See how ridiculously that reads? Well that’s kind of what reading Bared to You is like, except instead of Eskimos, we have victims of sexual abuse. And it’s just as suspicious.

I slid my hand into his sweatpants. […] Fear lingered just beneath my arousal, but I was more afraid of losing him than of living with the demons inside him. […]
“Let’s forget,” I breathed into his mouth. “Make us forget.”

This is why I don’t trust you, Sylvia Day.

Sometimes you learn things on this blog! We certainly don't do so on purpose, however.
Sometimes you learn things on this blog! It’s an accident, we promise.

The chapter wraps up with a sex scene in which Gideon refuses to finish out of some weird sort of act of penance, and Eva literally jumps on his penis to suck him off, which in no way reads really problematically in a very bad sort of irony.

I dove for it with hands and mouth, ignoring his vicious curse. Pinning his torso with my forearm, I pumped him hard with my other fist and sucked voraciously on the sensitive crown.

Then later in the chapter Trey walks in on Cary cheating on him.

“Fuck you, Cary. We talked about this! You promised!”
“You’re blowing this out of proportion,” Cary barked. “It’s not what you think.”

But it goes okay because Trey is a dumbass.

I faced him with my arms crossed. “Screwing a heartbroken lover on the same sheets he’s just caught you cheating on isn’t going to make things better.” […]
Cary grabbed wineglasses out of the cupboard. “I can feel you judging me. Stop it. He wouldn’t be half as pissed if it’d been a man he caught me fucking.”

Dude, Cary sucks.

But Is It Better Than Fifty Shades of Grey?

Does this even matter anymore?

The Winner This Round: Me, because I have a forty page draft of my senior thesis and I wrote half of it in two days. So I get to win this one. Me. Uh, have a good weekend, everybody!



  1. Bellomy Reply

    Good job with the senior thesis.

    So far Eva, a rape victim, has been sexually assaulted by the man she’s going out with twice, and this same man just tried to rape her in his sleep. So naturally, like any sexual abuse victim, she vigorously reaffirms her love for her assailant.

    The problem isn’t that this is inherently unrealistic; Stockholm Syndrome is very real. The problem is that Sylvia Day sees *absolutely no problem with Eva’s reaction*. Eva, a rape victim’s, response to more sexual abuse by a different man has been nothing short of horrifying. That it’s being portrayed not only as healthy but as romantic is so incredibly insulting, so offensive…it’s unbelievable that anybody can even *think* Eva’s response is healthy. Her understanding of the psyche of rape victims is horrible and horrifying.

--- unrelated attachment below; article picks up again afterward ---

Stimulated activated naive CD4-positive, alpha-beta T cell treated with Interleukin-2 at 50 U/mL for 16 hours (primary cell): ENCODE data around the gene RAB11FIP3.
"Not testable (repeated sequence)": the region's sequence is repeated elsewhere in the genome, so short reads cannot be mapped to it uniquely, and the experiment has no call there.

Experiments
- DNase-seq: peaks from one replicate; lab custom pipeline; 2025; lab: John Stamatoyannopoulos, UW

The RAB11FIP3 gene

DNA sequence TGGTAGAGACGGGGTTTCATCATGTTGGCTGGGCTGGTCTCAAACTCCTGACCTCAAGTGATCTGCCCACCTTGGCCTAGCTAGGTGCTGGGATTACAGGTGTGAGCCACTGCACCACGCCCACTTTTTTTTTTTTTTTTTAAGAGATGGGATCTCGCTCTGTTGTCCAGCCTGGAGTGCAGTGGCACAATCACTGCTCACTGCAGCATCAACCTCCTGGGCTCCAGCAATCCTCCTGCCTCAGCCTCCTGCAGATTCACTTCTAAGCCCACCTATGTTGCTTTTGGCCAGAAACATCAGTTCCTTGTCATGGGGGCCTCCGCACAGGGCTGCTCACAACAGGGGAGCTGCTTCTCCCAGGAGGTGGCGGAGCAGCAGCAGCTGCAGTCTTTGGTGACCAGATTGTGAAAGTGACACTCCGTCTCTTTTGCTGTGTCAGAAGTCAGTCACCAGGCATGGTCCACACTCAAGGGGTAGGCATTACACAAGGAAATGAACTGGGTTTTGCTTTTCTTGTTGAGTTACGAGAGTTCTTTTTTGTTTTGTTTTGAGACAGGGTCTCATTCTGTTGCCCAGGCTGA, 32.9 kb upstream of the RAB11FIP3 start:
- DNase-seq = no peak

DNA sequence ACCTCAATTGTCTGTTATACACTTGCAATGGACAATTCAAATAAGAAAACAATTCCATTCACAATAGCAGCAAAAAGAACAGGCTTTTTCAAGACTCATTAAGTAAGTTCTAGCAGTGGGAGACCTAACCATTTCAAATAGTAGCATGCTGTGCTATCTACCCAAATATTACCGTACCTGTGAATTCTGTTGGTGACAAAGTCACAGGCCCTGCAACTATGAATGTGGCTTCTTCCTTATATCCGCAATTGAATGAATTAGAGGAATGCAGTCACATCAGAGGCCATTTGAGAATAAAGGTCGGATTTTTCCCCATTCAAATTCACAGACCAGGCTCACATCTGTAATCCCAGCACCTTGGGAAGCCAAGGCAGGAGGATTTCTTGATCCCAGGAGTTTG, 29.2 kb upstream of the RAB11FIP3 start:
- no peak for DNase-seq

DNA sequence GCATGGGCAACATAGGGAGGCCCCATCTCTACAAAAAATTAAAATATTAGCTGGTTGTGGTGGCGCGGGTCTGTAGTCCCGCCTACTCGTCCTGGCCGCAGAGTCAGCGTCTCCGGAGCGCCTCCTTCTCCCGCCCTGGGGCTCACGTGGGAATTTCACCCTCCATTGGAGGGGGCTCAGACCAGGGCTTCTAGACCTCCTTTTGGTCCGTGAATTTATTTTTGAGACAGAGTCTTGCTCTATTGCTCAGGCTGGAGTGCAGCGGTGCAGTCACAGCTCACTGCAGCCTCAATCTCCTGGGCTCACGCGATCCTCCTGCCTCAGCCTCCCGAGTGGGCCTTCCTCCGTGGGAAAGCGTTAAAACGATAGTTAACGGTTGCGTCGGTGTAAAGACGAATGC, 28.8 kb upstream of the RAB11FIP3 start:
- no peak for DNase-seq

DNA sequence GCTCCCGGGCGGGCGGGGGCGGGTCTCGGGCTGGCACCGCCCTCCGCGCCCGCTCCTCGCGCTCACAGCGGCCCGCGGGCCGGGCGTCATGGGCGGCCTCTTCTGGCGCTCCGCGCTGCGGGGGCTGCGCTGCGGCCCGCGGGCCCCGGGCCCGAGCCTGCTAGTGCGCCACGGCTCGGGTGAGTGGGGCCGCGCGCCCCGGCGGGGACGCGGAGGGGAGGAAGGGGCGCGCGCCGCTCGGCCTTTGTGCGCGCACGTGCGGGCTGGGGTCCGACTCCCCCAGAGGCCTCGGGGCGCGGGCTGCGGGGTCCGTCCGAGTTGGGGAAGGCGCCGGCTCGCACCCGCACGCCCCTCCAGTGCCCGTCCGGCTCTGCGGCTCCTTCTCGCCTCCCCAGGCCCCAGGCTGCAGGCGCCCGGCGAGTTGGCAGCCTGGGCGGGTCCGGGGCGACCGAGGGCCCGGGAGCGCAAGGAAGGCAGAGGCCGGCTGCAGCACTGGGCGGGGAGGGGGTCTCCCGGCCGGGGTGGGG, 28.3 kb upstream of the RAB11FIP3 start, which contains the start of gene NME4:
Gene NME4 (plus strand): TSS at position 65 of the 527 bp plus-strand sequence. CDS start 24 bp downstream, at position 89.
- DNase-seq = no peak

• matthewjulius Post authorReply

      dude, it’s so much worse. she says “I love you” to him like ten times throughout the course of the chapter. I’m not sure why I didn’t cover how fucked up this is in my post. I was kind of sleepy when I wrote it.

  2. Ali Reply

    why is the dog sled thing not believable? that’s what happens. Except Nooknook is a stupid name.

    • Bellomy Reply

      Ever read an actual account of dog racing, though? I have (Gary Paulsen’s “Winterdance”, which is a great book). There is no way, NO WAY, in HELL, that a sentence that stupid sounding would have made it into that book.

    • matthewjulius Post authorReply

      There’s a couple things wrong with it, mainly that it tries to convince the reader that it’s an accurate account of the subject matter by cramming too much detail into too short an amount of text, which just makes it sound artificial and forced. While this could all be accurate information, the reader is already suspicious that the author doesn’t actually know anything about what they’re writing about.
      Also Nooknook is a stupid name.

  3. Tâmara Reply

    Oh, that computer crashing thing has happened way too many times to me. That’s why I started using Google Drive.

    Anyways, how did this book got published? I’m pretty sure there’s a law about positive deciption of certain subjects, and I thought this kind of relationship were one of them. Not that the law would help, because things are sooo subjective. Don’t want to start a list of what’s wrong with the book publishing industry.

    • matthewjulius Post authorReply

      I have no idea if there are laws, but that sort of seems like a first amendment sort of thing to me. And I just started using Google Drive after this. I get way too much glee seeing it sync to the cloud every time I save the file.

  4. Amy Reply

    “Let’s read some fucking erotica.”
    Is there any other kind?